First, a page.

Monday, 30 March 2009

Wonders of Wild Flower Life

Over the next few months I shall share little bits of this book, when appropriate flowers come into bloom.

Here are Polypody Ferns growing on one of the trees along by our river.

In these parts we generally have good air quality, and proof of this is in the ferns growing on the trees (so I have heard). These Polypody ferns grow readily on oak, ash and any tree offering bark rough enough for it to find a home. The rough fissured bark collects dust and decaying leaves and rainwater, and the epiphytes soon take advantage of this, and the humous offers these perching ferns a home. They are lodgers rather than parasites. My book states: "During a spell of dry weather the absorption of moisture by their roots slows down or for the time being is suspended. But when there is a spell of wet weather, the rain streaming dwn the upper surface of the trunk and boughs cleanses the bark, and as it travels lower and lower brings down particles of dust which have been blown into the fissures by the wind. All soluble matter is in this way caught up and dissolved in the downward progress of the rain and is carried along together with the less readily soluble particles mechanically held in suspension, and ultimately deposited in the larger cracksl, where the Ferns have found lodgment, so that the requisite water and humus reaches them. Thus these perched plants are provided with all the necessitives for sustaining life and vigorous growth without contact with the soil at the foot of the tree." I am sure there is a much shorter way of putting that though!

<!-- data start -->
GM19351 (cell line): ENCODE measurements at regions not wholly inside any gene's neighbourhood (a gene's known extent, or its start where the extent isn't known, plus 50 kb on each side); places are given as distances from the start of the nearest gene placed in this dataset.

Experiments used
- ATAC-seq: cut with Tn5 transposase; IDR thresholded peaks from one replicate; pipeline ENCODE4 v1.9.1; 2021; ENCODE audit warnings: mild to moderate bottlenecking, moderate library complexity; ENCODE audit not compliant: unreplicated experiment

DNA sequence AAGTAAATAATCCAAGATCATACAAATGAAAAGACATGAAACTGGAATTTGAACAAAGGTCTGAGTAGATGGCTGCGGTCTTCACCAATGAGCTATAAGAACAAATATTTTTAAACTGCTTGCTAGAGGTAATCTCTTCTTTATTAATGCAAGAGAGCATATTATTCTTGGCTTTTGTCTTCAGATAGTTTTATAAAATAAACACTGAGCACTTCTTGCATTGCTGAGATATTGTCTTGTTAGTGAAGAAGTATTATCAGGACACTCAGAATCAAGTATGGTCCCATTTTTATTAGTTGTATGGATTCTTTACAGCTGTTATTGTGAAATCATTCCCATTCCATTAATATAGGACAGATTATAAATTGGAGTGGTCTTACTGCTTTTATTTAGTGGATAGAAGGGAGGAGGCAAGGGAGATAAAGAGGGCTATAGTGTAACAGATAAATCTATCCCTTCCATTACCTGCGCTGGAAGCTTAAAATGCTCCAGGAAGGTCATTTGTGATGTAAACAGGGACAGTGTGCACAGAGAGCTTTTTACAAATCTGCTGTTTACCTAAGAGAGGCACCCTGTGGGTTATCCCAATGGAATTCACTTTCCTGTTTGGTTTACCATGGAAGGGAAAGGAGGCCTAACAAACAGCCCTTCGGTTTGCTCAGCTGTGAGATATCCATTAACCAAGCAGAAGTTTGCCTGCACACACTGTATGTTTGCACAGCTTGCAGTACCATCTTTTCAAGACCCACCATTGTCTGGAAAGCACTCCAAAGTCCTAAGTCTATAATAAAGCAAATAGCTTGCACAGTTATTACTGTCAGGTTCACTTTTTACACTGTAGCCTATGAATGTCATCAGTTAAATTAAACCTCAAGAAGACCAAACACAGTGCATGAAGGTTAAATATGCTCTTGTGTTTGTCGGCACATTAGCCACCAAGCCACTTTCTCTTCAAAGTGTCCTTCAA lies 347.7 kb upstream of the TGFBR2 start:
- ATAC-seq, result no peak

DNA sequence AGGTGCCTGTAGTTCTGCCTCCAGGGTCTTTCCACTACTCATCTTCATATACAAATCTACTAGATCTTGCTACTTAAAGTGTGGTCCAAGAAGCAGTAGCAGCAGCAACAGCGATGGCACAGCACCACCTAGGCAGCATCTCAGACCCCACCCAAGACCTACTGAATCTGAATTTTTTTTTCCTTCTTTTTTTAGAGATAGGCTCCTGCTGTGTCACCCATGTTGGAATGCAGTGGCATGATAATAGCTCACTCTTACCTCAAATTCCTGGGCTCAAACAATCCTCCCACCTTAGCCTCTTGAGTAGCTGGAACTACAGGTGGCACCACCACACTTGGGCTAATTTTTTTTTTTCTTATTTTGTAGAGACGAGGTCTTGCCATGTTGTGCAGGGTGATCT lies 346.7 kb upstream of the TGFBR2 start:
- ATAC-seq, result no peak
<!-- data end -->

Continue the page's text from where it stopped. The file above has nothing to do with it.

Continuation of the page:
A close-up of the Polypody fern amongst hazel and blackthorn saplings on a mossy bank.


  1. That's so interesting, I've never seen ferns growing in trees, I enlarged the photo and it's amazing. I'd never thought of rain cleansing tree bark - I like that idea. Your new book is going to be a little gem. It might have been put in fewer words but it was easy and interesting to read.

  2. It's very common round here. I think this book is a little gem and I am going to learn so much from it.

  3. Hi BB its shaz from the CL forum i found you by accident what a coincidence (i recognise some other people too)

    Love the blog i love nature too but obviously not as knowledgable as you

    Will be a regular visitor now

    See you again soon


  4. This is very interesting I have never seen ferns on trees before, i will look out for them next time i am in Wales know doubt its only in the most rural areas, have seen lichen growing on trees where the air is said to be very clean.

    Thought at first of spaghetti on trees, BBC Nationwide many years ago on April 1st.

  5. Jayne - I remember that one! The Polypody ferns on trees are very common hereabouts.

    Hi to Shaz - hope you find lots more of interest on here through the year.